Impact of reintervention after index aortic valve replacement on the risk of subsequent mortality

William Y. Shi, Alexandra Malarczyk, Ryan A. Watson, Prem Patel, Paige Newell, Jake Awtry, Siobhan McGurk, Tsuyoshi Kaneko

Research output: Contribution to journalArticlepeer-review


Objectives: The use of bioprosthetic aortic valve replacement (AVR) is inherently associated with a risk of structural valve degeneration (SVD) and the need for aortic valve (AV) reintervention. We sought to evaluate whether AV reintervention, in the form of repeat surgical AVR (SAVR) or valve-in-valve transcatheter aortic valve replacement (ViV-TAVR), negatively affects patients’ subsequent long-term survival after index SAVR. Methods: We identified patients who had undergone bioprosthetic SAVR from 2002 to 2017 at our institution. Median longitudinal follow-up after index SAVR was 7.3 years (10.9 years for those with and 7.2 years for those without AV reintervention), and median follow-up after AV reintervention was 1.9 years. Cox regression analyses using AV reintervention (re-SAVR and ViV-TAVR) as a time-varying covariate were used to determine the impact of reintervention on subsequent survival. Results: Of 4167 patients who underwent index SAVR, 139 (3.3%) required AV reintervention for SVD, with re-SAVR being performed in 65 and ViV-TAVR in 74. Median age at the index SAVR was 73 years (interquartile range, 64-79 years), and 2541 (61%) were male. Overall, there were total of 1171 mortalities observed, of which 13 occurred after re-SAVR and 9 after ViV-TAVR. AV reintervention was associated with a greater risk of subsequent mortality compared with those patients who did not require AV reintervention (hazard ratio, 2.53; 95% confidence interval, 1.64-3.88, P < .001). This increased risk of subsequent mortality was more pronounced for those who received their index AVR when <65 years of age (hazard ratio, 5.60; 95% confidence interval, 2.57-12.22, P < .001) versus those ≥65 years (2.06, 1.21-3.52, P = .008). Direct comparison of survival between those who underwent re-SAVR versus ViV-TAVR showed 5-year survival to be comparable (re-SAVR: 74% vs ViV-TAVR: 80%, P = .67). Conclusions: Among patients receiving bioprosthetic AVR, an AV reintervention for SVD is associated with an increased risk of subsequent mortality, regardless of re-SAVR or ViV-TAVR, and this risk is greater among younger patients. These findings should be balanced with individual preferences at index AVR in the context of patients’ lifetime management of aortic stenosis.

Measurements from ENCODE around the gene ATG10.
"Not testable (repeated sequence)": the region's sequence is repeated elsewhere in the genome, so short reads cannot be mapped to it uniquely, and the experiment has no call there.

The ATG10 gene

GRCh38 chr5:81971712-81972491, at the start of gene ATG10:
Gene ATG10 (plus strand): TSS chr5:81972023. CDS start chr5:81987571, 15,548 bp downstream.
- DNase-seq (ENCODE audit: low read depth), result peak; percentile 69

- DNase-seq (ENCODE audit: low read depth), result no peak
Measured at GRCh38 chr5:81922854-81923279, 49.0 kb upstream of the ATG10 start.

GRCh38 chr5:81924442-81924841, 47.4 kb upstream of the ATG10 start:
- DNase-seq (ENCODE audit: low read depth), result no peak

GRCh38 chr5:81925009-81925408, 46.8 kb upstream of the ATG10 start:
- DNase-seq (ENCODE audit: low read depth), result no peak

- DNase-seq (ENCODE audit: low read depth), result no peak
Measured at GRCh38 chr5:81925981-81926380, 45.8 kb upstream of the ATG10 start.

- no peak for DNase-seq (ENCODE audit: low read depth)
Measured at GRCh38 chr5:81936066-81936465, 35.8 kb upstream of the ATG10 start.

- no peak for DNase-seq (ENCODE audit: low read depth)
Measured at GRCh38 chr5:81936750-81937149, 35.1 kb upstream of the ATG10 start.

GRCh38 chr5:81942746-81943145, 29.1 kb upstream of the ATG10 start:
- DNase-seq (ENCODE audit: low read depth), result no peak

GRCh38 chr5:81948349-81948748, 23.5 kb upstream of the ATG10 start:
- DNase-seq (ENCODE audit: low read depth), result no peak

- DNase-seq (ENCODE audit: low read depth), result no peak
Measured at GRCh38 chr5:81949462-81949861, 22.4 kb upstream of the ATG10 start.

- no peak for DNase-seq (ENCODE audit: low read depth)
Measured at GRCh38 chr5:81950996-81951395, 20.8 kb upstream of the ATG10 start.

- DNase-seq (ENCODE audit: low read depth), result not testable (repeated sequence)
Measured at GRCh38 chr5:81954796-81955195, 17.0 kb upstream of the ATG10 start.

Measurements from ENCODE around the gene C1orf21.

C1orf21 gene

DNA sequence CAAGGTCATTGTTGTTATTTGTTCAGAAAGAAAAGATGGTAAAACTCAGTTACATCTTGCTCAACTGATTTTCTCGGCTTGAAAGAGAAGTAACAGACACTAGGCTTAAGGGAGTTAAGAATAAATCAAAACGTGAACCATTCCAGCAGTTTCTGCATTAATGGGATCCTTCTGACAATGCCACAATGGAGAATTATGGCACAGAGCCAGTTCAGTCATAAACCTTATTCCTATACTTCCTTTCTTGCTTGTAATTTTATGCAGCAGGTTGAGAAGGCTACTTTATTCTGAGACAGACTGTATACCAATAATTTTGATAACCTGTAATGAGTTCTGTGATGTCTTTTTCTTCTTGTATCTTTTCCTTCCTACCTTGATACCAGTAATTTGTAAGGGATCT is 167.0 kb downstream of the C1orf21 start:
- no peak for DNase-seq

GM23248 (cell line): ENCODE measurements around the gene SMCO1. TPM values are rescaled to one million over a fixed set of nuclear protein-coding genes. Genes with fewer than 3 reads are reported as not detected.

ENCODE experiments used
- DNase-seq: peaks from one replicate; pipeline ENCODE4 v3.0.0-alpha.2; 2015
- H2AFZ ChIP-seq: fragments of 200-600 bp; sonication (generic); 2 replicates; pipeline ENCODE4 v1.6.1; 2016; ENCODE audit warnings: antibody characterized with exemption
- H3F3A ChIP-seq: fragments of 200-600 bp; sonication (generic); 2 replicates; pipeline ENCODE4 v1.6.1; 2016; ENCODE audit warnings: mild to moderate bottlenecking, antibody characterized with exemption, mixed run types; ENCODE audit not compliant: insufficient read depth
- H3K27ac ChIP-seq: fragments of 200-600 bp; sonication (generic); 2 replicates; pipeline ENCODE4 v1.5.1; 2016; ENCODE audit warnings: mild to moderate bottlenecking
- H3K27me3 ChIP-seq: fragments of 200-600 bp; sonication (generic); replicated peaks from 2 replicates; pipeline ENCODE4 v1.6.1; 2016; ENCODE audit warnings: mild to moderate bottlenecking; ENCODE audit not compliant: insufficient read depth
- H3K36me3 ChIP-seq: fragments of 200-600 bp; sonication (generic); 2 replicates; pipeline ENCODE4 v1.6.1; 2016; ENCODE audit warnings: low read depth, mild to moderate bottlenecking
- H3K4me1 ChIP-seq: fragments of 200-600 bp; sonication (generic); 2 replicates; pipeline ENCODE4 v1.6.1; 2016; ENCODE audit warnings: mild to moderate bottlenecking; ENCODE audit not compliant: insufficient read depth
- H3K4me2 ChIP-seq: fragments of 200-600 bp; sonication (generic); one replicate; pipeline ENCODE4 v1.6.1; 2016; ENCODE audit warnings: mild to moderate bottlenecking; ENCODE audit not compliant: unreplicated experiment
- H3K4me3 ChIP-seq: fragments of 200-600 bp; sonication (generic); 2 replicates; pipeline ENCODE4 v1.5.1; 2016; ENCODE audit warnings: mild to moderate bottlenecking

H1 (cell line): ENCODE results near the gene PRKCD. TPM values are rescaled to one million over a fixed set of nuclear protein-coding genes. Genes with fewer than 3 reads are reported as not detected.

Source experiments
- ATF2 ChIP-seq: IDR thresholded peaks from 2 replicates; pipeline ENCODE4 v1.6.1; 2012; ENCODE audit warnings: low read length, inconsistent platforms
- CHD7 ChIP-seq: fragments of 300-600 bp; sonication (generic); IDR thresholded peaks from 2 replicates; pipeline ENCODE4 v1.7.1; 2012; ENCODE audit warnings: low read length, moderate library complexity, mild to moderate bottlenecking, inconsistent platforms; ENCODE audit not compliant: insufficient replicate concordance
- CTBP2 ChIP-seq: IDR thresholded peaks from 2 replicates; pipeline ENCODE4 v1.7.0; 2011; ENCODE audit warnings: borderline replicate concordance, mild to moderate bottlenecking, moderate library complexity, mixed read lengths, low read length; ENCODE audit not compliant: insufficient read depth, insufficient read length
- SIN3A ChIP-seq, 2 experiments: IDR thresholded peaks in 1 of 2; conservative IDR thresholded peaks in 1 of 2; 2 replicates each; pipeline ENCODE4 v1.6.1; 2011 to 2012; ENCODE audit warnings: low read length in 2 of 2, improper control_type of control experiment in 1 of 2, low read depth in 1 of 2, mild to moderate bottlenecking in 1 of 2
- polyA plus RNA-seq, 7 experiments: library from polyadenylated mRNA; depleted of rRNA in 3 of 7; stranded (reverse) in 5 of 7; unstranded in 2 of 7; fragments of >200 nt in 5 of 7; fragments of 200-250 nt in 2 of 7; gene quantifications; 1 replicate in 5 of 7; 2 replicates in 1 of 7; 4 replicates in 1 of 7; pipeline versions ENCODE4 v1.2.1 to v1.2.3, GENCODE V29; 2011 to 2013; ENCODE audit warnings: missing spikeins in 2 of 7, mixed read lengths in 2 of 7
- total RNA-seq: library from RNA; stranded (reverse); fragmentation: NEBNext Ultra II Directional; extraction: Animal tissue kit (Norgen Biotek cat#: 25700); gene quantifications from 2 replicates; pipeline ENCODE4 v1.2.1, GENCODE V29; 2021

Original languageEnglish
Pages (from-to)93-102
Number of pages10
JournalJTCVS Open
StatePublished - Dec 2023


  • aortic valve replacement
  • structural valve degeneration
  • transcatheter aortic valve replacement


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